The traditional ways in which our parents met each other in a less interconnected and geographically smaller community are coming to an end as society speeds into the modern, technologically advanced world. As a result, our dating lives and social norms have adapted to this change. It is now much more commonly acceptable to meet your partner online.
If you are single this month, and don’t have a parent in town who is willing to pimp you out at the People’s Square marriage market this Sunday, then we have rounded up a few online dating options that you might want to  try out for yourself...
Tinder is one of the world’s fastest growing dating apps and has hit Shanghai full throttle. You can download it to you phone, sync it to your Facebook and you are away in a couple of minutes. You can upload a selection of photos from your Facebook account before picking your preference of partner. You then, based on your location and age preferences, are given a list of potential matches in the area that you either slide to ‘like’ or ‘dismiss’. Once both members have ‘liked’ each other, a match is made and you are able to chat from there. It will also tell you whether you have any mutual friends in common therefore giving users a bit more information and creditability to work with - much like an introduction back in the good old days would have done. As the dating scene in Shanghai is relatively small, expect to see faces you know from around town… regularly. Females are, unsurprisingly, a lot more picky than males on this application.
OkCupid aims to match you to a potential date by doing the ‘maths’. By this we mean working out a match percentage based upon your answers to a few simple questions at the beginning, how you would like someone else to answer those questions and the importance you place on each question. This is a dating service for those who are serious about finding a true love match based upon personality and looks rather than just having a bit of fun with someone they find instantly attractive (or not as the case may be). A little bit more complicated to use than other apps without the instant gratification of ‘liking’ or ‘disliking’ someone immediately.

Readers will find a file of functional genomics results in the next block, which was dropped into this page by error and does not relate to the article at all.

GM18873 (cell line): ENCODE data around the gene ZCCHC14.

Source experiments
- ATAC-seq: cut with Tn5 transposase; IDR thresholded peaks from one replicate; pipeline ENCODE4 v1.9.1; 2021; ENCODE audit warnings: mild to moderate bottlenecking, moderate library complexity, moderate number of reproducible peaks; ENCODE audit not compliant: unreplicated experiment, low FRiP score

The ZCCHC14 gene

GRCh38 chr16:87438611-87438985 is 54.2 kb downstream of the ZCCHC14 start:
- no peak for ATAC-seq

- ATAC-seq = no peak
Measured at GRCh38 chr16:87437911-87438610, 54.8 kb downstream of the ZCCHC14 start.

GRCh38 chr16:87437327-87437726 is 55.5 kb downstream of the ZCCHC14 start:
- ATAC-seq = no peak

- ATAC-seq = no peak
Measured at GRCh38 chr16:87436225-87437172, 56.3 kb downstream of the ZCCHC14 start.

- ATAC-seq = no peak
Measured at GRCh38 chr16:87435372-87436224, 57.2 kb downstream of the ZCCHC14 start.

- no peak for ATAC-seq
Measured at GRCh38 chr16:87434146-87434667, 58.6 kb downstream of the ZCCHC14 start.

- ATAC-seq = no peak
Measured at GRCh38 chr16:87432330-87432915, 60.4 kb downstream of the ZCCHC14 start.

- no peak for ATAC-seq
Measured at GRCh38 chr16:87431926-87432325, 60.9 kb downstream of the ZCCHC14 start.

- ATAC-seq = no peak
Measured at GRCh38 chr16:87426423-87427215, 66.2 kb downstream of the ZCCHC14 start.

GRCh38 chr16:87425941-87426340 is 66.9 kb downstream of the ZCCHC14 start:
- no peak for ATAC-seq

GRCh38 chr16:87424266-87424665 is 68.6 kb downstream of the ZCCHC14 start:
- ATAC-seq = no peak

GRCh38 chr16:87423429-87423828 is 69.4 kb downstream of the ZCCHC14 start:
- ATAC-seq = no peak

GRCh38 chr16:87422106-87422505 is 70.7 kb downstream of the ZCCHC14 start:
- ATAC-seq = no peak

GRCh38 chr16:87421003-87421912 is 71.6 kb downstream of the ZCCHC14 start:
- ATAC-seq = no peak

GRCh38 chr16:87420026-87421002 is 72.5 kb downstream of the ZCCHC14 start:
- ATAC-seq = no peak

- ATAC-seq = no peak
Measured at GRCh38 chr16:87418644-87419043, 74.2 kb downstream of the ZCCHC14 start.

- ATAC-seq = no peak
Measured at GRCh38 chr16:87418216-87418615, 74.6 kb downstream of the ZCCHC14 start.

Momo, a Chinese social networking app for flirting with nearby strangers, has become synonymous with hook- ups and encounters of a sexual nature. There is a Chinese language app and an English one for ease of use. You get to see the real-time distance of other users, handy for a quickie, however, quite daunting when you calculate that their distance means they must be in the same room as you. This is an aggressive app for serious singletons.
‘People Nearby’ This is a tool whereby WeChat users can turn on their ‘People Nearby’ function to search for others in the nearby vicinity who also have the function turned on for their account. Although many will use the tool merely to find friends nearby, possibly at a social event where they don't know many people, and therefore search online to officially make WeChat friends without any awkward face to face introductions (what a scary world we live in), there is a filter option whereby you can select only male or female users. Voila, behold a dating app. Expect to get lots of messages from random strangers.